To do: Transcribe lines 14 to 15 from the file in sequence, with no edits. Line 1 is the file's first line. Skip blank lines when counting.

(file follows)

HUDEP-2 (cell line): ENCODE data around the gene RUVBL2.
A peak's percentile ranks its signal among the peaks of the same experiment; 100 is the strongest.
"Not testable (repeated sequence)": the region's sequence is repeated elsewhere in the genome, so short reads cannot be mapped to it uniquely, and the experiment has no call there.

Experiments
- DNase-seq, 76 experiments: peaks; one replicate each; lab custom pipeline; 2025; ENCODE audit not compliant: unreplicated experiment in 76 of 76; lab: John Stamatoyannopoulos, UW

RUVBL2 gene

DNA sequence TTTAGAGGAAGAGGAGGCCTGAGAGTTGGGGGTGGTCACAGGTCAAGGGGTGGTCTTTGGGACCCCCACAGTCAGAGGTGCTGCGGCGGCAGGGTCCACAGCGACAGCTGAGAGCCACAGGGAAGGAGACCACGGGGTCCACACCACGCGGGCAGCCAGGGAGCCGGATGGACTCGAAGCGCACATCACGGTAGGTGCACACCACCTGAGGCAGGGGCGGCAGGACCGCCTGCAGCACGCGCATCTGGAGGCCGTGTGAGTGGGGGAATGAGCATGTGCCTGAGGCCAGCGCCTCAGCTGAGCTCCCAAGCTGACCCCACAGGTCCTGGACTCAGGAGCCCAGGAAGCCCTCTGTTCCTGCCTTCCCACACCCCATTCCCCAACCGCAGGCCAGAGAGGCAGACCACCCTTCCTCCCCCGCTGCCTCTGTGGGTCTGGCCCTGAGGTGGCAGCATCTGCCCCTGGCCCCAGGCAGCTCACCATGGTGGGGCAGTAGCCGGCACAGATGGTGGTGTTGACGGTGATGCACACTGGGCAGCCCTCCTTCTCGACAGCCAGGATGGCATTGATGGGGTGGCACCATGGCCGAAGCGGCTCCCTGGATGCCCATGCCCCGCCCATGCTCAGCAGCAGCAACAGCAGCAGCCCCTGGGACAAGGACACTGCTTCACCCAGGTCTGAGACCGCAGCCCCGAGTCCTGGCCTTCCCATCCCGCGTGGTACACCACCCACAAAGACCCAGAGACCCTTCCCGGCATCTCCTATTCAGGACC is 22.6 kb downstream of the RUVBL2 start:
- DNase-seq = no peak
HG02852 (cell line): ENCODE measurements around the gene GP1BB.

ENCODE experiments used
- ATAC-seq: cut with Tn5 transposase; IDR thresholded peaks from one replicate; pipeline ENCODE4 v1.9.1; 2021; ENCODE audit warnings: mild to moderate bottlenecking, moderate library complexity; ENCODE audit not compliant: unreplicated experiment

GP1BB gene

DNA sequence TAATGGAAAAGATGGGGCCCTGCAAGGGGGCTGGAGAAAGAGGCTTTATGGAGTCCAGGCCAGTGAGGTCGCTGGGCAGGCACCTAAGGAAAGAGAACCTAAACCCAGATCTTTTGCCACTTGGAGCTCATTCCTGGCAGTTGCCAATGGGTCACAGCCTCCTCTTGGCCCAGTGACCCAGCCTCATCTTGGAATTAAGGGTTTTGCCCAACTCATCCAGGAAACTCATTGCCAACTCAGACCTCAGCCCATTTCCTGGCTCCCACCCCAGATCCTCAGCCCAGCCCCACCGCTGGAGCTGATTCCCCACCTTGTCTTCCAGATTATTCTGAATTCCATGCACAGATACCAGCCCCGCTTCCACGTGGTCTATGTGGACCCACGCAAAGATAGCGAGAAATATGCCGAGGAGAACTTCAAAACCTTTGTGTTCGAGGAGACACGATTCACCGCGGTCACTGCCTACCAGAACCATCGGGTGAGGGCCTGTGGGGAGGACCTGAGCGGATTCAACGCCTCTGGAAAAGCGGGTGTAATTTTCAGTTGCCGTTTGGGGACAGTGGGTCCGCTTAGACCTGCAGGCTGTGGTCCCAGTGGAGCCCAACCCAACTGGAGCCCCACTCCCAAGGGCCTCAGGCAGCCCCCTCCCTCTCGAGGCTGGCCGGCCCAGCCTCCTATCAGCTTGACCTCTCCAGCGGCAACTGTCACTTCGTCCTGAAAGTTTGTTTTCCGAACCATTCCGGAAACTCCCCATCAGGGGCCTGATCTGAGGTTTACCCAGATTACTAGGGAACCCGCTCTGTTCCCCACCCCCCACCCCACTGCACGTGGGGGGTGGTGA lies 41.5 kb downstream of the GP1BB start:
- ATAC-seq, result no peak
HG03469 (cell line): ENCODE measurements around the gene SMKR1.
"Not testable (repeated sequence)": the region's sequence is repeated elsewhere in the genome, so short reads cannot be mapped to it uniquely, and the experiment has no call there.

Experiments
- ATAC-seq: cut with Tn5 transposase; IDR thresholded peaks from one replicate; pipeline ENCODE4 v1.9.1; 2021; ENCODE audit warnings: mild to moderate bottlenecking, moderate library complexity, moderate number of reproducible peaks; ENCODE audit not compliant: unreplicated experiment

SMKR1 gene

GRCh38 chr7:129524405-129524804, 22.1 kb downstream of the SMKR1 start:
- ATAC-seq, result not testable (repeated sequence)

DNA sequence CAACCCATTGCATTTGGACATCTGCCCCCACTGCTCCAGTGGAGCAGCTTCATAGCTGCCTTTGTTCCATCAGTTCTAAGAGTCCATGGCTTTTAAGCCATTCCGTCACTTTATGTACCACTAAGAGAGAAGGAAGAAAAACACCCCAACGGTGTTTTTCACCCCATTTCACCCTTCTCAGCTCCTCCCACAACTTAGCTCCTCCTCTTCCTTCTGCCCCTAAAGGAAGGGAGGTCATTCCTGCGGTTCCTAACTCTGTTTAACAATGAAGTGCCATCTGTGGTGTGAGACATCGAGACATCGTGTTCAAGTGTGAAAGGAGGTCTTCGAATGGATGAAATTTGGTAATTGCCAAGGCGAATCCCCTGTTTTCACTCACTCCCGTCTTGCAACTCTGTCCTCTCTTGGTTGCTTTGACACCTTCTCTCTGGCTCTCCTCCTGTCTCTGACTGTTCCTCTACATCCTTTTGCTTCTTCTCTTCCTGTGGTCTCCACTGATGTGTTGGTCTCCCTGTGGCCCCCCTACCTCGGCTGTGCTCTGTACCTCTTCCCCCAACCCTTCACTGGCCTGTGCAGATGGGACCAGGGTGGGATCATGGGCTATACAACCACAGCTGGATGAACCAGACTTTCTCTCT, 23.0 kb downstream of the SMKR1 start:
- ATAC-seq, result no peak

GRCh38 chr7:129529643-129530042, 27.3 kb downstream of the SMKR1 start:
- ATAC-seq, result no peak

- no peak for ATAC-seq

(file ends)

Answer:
- ATAC-seq, result no peak
HG03469 (cell line): ENCODE measurements around the gene SMKR1.